Except for the Wireworld Equinox 7 speaker cables, the Cardas wires were the chunkiest I’ve ever used in my system, and I can’t help to think that the visual image I have of these cables might have affected my aural observations (if true, then blind-listening tests may indeed have a purpose). So is my mind equating big and fat cables with big, fat, round, bassy sound? I may never know, but I heard good detail along with a slight fullness to the upright and electric basses. This warmth invited me when listening to Ella and Louis to focus a bit more than normal on Ray Brown’s bass playing, which is really not a terrible thing, although the record’s presentation now became that of three headliners rather than two. However, Phil Lesh’s electric bass on “Box of Rain” was at the boundary of being a little too full, and with it suffering a wee loss of control and definition, although not unlike an experience I had listening to them live in New York’s Madison Square Garden back in the early eighties.
Mind you, this was a relatively small magnitude effect which could easily have been the result of a system mismatch with my Snells and could be welcome in other setups. Hum rejection was quite good although somewhat less so than the Wireworld cable, which was almost inaudible.
MIT StyleLine SL 8 Interconnect and SL 9 Speaker Cables
I always equated MIT (Music Interface Technologies) audio cables with crazy-unreachable prices even if you do get a set of magic boxes along with the wire. Try $17,000 for the Oracle MA-X Rev. 2 Proline Balanced (1 meter) or $53,500 for eight feet of Oracle MA-X Super HD Bi-Wire speaker cable, and you see what I mean.
But that’s only the very top end of a quite large range in cable pricing. Towards the other end is the new StyleLine series, which starts at $200 per meter pair for the SL 3 interconnects and $500 for an eight-foot pair of SL 5 speaker interfaces (MIT speak for cables). I reviewed the slightly more expensive SL 8 ($499) interconnect and SL 9 ($799) interface. This line also encompasses HDMI, digital coaxial, TosLink, and USB cables, as well as power cords.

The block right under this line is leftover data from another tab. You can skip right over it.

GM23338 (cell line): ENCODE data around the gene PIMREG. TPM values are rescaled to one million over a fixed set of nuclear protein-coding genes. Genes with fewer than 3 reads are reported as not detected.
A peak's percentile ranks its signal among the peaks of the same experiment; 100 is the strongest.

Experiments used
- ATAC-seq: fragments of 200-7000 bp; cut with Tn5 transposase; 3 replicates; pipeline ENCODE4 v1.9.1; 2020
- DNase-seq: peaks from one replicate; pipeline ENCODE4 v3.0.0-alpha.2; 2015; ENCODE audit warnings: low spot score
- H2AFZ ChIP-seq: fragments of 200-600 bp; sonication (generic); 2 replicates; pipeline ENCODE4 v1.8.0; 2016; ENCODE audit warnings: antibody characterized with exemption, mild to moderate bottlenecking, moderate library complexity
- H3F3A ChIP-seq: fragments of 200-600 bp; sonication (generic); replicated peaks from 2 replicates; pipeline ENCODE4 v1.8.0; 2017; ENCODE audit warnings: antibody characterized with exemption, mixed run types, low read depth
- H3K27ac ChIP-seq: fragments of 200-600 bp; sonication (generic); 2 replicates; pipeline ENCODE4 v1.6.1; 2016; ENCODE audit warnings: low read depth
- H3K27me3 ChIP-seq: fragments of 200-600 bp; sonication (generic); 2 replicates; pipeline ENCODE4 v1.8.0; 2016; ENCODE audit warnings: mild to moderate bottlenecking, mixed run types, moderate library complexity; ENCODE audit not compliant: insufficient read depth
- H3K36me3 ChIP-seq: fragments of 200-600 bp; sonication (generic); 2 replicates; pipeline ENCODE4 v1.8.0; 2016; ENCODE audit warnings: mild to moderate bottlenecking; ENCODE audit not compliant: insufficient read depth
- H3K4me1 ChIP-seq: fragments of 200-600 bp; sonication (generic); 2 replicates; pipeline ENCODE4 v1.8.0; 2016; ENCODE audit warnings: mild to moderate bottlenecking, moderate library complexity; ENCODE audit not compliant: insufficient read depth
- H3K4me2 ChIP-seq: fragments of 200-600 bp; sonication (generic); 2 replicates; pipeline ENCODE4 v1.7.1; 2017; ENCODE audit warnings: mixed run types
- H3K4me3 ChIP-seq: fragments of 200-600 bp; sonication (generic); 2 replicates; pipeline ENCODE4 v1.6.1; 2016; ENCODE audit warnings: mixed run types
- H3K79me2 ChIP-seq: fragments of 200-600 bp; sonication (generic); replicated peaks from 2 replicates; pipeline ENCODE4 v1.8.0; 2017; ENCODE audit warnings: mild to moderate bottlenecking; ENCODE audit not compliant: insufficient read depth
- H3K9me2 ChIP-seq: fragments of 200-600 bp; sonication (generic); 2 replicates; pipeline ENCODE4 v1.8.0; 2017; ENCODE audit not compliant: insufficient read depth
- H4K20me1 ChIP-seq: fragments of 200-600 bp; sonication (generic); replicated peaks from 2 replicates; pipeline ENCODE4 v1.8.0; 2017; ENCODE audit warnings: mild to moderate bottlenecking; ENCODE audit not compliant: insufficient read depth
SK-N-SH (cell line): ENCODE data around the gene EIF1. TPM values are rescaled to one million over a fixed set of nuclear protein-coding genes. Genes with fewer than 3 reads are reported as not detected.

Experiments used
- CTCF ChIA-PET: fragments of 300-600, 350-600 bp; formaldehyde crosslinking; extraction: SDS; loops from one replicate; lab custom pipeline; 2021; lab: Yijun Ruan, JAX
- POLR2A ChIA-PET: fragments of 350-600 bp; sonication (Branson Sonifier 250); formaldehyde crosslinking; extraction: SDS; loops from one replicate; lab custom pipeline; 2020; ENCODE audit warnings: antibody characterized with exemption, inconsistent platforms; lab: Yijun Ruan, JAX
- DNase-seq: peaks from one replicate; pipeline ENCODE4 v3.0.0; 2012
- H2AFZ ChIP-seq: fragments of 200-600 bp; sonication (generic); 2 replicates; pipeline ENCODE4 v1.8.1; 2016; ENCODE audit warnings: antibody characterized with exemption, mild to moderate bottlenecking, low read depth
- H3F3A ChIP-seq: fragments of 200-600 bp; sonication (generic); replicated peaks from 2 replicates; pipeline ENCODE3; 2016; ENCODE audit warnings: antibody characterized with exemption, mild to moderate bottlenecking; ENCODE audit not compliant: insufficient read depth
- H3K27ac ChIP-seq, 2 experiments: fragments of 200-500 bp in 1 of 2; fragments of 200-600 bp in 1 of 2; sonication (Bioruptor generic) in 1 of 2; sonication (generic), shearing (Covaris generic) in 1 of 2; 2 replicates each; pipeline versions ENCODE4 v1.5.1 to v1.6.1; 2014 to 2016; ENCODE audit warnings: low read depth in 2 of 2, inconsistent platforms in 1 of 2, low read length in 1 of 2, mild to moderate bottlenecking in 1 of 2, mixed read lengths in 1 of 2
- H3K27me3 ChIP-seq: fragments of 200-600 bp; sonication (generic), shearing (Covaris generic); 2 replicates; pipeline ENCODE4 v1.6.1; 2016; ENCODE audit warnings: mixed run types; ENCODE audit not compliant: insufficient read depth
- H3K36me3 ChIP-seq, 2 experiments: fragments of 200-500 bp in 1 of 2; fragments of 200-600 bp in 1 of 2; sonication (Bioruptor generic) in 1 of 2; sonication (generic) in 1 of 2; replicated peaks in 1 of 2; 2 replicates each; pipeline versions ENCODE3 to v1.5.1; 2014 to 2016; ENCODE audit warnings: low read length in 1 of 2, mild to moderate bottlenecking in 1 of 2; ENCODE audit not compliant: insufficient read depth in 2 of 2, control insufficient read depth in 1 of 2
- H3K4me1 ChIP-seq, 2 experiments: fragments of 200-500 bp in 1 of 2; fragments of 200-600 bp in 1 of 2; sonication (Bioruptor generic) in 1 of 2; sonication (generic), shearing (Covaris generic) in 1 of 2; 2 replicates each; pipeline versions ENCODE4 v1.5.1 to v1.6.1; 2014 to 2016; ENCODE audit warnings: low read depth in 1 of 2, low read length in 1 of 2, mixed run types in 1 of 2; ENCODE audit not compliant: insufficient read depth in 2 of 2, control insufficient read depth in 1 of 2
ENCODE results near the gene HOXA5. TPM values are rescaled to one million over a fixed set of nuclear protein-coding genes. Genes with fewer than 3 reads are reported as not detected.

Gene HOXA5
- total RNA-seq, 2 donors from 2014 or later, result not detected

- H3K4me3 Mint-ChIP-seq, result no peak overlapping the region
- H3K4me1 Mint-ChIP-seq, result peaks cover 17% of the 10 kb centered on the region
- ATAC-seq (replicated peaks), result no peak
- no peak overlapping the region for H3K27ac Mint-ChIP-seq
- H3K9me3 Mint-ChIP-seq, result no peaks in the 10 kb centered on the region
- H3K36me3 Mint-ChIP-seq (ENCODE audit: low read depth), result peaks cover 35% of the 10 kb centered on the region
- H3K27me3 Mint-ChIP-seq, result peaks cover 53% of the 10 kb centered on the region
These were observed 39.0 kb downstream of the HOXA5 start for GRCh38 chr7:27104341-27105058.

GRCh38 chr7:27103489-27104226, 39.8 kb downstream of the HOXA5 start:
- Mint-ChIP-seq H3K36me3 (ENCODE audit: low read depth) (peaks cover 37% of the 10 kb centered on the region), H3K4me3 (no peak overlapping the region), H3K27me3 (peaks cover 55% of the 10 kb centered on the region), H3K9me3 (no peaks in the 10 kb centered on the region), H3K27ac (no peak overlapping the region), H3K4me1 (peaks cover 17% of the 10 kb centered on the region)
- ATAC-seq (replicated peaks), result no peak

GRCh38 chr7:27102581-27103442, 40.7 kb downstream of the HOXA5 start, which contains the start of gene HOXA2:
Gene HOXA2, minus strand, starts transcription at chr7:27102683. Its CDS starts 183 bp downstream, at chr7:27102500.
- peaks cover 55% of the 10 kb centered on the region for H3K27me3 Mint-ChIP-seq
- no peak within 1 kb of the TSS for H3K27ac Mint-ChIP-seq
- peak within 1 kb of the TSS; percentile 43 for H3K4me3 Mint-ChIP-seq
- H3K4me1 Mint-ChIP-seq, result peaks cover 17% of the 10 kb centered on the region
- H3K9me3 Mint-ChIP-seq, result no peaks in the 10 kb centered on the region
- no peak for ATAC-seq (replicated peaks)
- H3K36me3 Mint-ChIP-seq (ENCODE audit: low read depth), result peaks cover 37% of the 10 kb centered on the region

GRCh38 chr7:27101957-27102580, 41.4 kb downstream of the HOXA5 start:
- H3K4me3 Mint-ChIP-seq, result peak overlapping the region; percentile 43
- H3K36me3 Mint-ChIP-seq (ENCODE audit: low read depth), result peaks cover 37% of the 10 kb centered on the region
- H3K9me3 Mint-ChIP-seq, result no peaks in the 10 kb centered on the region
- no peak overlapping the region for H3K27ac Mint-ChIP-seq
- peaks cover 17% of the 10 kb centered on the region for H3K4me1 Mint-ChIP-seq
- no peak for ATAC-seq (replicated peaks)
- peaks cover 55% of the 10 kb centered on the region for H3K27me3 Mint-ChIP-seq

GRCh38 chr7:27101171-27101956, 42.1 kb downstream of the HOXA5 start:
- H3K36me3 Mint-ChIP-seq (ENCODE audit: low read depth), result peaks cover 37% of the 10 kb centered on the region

I’m not going to go too deeply into this as I hardly understand it myself, except that superficially the numbers (3, 5, 8, 9, and so on) stand for the number of “poles of articulation,” of which (you guessed it) the more the better. The company’s high is 159 poles, so you see I’m really slumming. According to MIT a pole is an optimized range of frequencies at which a cable most efficiently stores and transports energy and therefore is the region where it has best articulation. These poles are relatively narrow, so the more you can get in and distribute evenly across the audible range, the higher the articulation achieved.
Whatever is going on in MIT cables, the results sounded pretty positive to these ears. The SL 8 did have the poorest rejection of 60Hz hum and noise, but when it was used as intended I heard a very neutral top-to-bottom balance. Bass was certainly present, but it didn’t overwhelm everything else. On the other hand, I was able to bask in the detail-fest that makes the sport of high-end audio so much fun: mouth sounds, the signatures of the microphones, the “sound” of the recording studio, the bite on brass that makes me fear for what Pop’s chops must have been going through on Armstrong’s solo breaks on “Isn’t it a Lovely Day.” How about the sound of the action on Glenn Gould’s piano? Clear as day. Magic boxes? Poles of articulation? Just like my late-model computer-controlled car, it’s beyond me how it works, but I do like what it does.